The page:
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2. Background: Background notes

Independence achieved on June 25, 1991 from Yugoslavia.

Updated (May 2005)

Slavs settled on the territory of present Slovenia in the 6th Century. The Slavic Duchy of Carantania, which is considered to be the first Slovene state, was established in the 7th Century, but in 745 it fell under the control of the Franks. The Slavs converted to Christianity and gradually lost their independence1. Between the 14th Century and 1918, all Slovene-populated areas became part first of the Habsburg, and later of the Austro-Hungarian Monarchy.

In the period of reformation (16th Century) the first book was published in Slovene and the Bible was translated into Slovenian. At the beginning of the 19th Century, some half of Slovenia’s territory belonged to the French empire. In the revolutionary year of 1848, Slovene intellectuals issued a program known as “Zedinjena Slovenija” (United Slovenia), which requested that all Slovenes should be united into a kingdom within the Austrian empire. Although the program failed in its objectives, it contributed to the collapse of the Monarchy in 1918. In October 1918, Slovenes were liberated from the territory of the former Austro-Hungarian Monarchy.

After World War I, Slovenia first became part of the State of Serbs, Croats and Slovenes, which was proclaimed in October 1918, and later of the Kingdom of Serbs, Croats and Slovenes, which was established in December 1918 and renamed to Kingdom of Yugoslavia in 19292.

Slovenia’s territory was reduced in size twice: by Italy’s annexation of the area in the West and subsequently by the Austrian annexation of the territory in the North of Slovenia. The territory annexed by Austria today constitutes the Southern Austrian province of Carinthia. In contrast to the loss of territory in the West and the North, after World War I Slovenia was awarded a territory in the North-East, which had formerly been under the Hungarian sovereignty. This shifting of the borders after World War I created national minorities in Slovenia and in its neighboring states.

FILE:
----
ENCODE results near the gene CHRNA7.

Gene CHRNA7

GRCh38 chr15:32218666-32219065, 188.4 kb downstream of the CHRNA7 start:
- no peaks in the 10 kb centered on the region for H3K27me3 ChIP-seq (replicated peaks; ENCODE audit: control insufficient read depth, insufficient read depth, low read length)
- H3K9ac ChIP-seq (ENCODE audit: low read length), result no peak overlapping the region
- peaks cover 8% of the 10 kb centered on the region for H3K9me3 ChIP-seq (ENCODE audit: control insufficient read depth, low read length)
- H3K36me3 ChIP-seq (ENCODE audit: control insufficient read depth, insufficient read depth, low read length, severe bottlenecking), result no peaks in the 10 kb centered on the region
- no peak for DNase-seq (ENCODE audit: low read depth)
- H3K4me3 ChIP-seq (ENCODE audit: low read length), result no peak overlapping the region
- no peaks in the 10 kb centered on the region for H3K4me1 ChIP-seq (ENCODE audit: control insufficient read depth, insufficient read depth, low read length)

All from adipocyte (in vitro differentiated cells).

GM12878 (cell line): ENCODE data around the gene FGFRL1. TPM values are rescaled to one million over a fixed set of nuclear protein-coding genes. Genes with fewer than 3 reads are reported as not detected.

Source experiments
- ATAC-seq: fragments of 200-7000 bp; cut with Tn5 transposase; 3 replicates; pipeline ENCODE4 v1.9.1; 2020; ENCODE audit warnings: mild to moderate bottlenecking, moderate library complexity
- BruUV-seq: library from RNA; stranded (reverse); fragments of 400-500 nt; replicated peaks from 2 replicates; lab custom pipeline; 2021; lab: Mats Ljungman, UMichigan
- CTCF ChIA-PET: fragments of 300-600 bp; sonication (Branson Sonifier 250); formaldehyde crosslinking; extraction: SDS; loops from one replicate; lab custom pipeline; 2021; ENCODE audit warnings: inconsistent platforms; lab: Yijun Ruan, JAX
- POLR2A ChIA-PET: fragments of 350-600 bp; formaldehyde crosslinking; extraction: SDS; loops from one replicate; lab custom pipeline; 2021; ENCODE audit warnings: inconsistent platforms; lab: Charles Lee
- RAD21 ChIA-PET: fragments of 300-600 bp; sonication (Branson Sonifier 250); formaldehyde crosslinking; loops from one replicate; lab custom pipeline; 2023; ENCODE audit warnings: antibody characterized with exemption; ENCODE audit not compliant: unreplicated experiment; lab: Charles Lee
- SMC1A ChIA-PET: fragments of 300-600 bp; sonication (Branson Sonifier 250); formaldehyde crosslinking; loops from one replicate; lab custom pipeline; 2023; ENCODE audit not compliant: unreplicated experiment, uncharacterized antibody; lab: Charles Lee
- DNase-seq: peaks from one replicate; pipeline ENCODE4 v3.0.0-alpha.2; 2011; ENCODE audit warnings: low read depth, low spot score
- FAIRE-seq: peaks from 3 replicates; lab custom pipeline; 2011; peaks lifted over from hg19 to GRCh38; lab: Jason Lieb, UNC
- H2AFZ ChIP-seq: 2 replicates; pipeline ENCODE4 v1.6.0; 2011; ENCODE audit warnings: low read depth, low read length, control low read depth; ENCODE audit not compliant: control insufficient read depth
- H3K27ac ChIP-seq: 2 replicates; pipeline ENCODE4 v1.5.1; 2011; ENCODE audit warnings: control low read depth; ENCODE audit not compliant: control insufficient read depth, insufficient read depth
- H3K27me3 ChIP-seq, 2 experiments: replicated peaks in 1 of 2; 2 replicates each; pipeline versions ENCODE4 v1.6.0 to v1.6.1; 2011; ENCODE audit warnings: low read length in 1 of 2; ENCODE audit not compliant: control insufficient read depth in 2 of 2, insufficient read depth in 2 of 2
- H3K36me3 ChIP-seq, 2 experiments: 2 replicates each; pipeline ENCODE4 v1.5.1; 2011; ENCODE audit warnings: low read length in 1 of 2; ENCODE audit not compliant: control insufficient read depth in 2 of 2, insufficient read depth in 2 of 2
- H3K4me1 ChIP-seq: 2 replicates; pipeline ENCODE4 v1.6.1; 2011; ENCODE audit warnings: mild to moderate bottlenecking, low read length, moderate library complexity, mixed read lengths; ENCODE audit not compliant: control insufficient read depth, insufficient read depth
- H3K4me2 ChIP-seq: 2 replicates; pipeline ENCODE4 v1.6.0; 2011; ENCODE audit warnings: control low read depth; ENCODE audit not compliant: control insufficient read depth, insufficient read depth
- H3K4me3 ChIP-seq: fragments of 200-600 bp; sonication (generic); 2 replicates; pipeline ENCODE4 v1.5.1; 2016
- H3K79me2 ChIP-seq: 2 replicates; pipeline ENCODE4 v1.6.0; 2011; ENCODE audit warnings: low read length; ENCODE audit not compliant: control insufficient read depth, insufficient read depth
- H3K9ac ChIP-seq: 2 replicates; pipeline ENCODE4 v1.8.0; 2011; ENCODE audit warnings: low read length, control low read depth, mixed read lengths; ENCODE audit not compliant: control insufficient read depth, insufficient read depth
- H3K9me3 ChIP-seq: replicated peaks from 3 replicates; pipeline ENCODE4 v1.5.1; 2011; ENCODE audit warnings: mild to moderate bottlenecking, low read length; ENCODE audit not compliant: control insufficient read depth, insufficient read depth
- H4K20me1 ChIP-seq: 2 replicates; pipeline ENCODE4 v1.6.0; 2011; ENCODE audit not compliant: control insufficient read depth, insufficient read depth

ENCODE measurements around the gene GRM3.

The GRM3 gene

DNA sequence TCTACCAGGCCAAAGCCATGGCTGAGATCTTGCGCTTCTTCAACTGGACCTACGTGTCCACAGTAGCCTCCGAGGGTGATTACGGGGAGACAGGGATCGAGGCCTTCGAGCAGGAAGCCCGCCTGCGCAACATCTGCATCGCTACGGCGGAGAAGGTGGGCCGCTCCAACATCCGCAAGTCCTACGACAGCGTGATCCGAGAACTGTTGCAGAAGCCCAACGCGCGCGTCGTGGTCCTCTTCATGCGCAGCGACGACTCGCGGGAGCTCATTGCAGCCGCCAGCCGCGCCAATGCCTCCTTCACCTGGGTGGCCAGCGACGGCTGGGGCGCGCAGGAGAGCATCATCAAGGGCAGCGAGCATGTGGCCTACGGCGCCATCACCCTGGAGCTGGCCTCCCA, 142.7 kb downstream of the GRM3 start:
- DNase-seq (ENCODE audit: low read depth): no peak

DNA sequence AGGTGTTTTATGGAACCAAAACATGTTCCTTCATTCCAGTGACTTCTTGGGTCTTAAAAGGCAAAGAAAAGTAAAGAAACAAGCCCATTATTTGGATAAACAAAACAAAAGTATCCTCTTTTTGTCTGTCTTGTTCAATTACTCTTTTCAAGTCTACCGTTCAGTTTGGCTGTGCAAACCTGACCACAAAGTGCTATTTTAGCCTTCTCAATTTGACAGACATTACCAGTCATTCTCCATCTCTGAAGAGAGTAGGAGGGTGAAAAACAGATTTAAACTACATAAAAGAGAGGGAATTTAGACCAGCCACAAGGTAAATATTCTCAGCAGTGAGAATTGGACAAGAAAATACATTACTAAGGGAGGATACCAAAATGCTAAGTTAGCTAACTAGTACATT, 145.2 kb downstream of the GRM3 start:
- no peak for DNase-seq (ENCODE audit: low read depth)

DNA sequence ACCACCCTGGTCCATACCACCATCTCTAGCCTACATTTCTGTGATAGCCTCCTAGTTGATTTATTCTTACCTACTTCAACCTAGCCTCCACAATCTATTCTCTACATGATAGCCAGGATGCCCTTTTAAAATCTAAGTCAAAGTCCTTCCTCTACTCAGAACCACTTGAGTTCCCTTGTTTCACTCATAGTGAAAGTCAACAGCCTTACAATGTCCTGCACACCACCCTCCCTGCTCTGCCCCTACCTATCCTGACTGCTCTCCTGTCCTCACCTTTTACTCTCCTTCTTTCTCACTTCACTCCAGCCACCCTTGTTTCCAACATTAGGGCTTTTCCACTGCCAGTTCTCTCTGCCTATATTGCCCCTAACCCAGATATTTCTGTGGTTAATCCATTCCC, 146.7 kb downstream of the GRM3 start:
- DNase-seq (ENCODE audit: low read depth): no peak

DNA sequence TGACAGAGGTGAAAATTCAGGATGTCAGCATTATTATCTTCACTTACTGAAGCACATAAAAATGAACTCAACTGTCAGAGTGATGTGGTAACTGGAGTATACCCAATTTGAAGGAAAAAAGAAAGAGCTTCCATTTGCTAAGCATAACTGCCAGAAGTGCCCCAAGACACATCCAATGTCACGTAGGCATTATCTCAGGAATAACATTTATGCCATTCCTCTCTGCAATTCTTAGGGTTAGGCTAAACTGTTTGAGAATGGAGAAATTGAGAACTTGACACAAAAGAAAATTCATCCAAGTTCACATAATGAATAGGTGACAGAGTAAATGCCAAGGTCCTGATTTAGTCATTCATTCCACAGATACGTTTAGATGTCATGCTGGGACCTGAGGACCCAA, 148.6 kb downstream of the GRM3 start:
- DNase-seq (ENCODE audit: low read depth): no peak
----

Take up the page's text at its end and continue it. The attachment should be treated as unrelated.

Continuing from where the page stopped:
In November 1945, after World War II, Slovenia became part of the Federal People’s Republic of Yugoslavia (later renamed into the Socialist Federal Republic of Yugoslavia, SFRY) as one of the six constitutive republics, alongside Croatia; Bosnia-Herzegovina; Serbia (including Vojvodina and Kosovo); Montenegro and Macedonia.

After World War II, Yugoslavia’s borders with Austria remained virtually unchanged. The Slovene population living in Carinthia constituted a national minority in the Republic of Austria. Later, this minority became subject to special rights established under the 1955 Austrian State Treaty (Article 7). The Yugoslav/Slovene border with Hungary also remained unchanged. A small Hungarian minority has lived in Slovenia (some 11,000 people according to the 1953 Census, and some 8,500 according to the 1991 Census) and a small Slovene minority has lived in Hungary.